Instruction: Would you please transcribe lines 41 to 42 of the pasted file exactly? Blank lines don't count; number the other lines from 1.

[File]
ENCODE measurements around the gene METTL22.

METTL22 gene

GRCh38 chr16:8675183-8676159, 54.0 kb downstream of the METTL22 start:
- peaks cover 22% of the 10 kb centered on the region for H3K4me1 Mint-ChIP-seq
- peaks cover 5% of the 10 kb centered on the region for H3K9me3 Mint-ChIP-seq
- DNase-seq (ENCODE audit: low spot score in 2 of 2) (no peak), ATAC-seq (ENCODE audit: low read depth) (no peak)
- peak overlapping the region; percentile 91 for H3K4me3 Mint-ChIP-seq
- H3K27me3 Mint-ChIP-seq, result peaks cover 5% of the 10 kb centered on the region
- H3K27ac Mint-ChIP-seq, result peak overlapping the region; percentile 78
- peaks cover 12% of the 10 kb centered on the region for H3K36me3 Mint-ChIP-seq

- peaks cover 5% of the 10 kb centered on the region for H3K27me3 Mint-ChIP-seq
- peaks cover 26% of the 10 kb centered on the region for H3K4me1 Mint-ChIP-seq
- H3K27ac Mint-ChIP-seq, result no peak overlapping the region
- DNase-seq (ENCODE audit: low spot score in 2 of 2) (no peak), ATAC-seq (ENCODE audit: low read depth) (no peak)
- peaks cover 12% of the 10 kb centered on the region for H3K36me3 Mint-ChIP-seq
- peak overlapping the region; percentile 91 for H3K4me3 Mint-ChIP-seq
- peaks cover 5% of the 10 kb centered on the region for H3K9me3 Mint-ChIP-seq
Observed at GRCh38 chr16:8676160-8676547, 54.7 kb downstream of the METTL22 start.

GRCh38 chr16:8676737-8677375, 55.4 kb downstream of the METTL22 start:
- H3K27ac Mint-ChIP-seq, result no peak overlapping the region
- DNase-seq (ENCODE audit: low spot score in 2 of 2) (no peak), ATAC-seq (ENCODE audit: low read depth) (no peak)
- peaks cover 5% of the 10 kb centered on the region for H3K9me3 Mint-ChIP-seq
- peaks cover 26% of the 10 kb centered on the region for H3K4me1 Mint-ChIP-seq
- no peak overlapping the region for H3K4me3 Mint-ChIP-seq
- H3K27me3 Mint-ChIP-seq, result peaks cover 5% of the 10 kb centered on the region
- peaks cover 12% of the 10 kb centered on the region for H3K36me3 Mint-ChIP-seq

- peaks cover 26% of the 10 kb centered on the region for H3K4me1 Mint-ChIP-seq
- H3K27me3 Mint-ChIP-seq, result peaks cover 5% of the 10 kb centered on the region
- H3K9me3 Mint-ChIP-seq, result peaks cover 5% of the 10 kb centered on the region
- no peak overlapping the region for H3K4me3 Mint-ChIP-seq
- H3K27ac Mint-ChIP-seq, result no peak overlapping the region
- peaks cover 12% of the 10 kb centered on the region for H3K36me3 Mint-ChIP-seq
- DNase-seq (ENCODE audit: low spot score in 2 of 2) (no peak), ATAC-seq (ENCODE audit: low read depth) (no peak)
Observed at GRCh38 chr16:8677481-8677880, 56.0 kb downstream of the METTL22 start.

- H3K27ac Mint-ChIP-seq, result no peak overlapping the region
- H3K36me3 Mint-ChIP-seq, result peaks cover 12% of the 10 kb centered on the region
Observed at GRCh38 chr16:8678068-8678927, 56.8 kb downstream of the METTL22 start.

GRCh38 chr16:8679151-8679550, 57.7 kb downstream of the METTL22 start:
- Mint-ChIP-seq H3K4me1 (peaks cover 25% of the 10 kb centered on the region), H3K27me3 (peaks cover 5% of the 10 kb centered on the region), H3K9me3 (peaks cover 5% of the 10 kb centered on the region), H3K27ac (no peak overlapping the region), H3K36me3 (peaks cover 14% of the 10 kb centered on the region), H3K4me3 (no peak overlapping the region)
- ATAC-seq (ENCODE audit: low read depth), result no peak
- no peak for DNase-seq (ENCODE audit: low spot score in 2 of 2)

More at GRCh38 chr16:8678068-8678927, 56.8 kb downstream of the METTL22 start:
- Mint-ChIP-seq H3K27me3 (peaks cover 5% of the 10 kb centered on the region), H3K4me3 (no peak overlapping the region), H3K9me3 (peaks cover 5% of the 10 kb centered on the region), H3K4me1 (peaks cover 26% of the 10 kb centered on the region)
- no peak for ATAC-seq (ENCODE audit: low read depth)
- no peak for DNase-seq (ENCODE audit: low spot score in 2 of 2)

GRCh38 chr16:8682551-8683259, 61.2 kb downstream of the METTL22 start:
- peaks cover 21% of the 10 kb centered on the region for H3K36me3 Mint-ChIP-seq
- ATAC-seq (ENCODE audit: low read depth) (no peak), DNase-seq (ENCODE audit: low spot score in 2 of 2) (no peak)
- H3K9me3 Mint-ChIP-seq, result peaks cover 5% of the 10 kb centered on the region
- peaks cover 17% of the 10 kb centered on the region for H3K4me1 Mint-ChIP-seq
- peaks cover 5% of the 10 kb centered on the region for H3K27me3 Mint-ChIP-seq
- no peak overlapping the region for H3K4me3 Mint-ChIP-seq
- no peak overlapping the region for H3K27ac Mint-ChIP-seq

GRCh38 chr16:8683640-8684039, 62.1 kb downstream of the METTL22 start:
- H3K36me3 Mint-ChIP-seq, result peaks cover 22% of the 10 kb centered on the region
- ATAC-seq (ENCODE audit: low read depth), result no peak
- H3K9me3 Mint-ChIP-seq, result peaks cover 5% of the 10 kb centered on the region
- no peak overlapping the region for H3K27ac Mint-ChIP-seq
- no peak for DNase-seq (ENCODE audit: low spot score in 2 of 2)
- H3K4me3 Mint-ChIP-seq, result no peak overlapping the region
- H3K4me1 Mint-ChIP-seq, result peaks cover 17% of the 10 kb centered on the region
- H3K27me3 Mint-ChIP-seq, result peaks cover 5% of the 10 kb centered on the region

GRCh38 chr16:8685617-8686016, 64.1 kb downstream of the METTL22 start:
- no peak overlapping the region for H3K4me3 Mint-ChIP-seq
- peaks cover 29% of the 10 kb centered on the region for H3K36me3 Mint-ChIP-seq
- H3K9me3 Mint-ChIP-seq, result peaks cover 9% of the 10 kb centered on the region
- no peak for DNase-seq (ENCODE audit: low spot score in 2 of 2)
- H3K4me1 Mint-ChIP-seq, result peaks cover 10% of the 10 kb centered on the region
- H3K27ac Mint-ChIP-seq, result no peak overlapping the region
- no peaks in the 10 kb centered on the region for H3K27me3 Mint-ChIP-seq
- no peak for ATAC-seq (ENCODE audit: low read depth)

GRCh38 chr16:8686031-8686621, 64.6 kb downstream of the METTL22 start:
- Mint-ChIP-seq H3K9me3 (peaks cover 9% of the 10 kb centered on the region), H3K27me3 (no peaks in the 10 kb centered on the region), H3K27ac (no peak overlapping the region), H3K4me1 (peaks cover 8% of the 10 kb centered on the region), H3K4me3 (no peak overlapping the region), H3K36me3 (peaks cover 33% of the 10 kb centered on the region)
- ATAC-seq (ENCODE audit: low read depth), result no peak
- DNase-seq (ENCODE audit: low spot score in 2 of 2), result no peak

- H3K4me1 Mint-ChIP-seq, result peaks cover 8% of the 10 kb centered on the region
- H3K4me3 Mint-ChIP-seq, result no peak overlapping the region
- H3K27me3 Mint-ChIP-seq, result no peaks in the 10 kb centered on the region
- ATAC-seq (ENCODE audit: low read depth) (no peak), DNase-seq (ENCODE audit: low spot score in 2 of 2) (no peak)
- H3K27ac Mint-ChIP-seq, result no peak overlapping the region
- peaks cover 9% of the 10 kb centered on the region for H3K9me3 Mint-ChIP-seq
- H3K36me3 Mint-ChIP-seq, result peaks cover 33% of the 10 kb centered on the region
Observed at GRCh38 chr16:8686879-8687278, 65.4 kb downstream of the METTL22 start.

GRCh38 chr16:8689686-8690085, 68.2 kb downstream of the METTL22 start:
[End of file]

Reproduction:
- no peak for DNase-seq (ENCODE audit: low spot score in 2 of 2)

More at GRCh38 chr16:8678068-8678927, 56.8 kb downstream of the METTL22 start: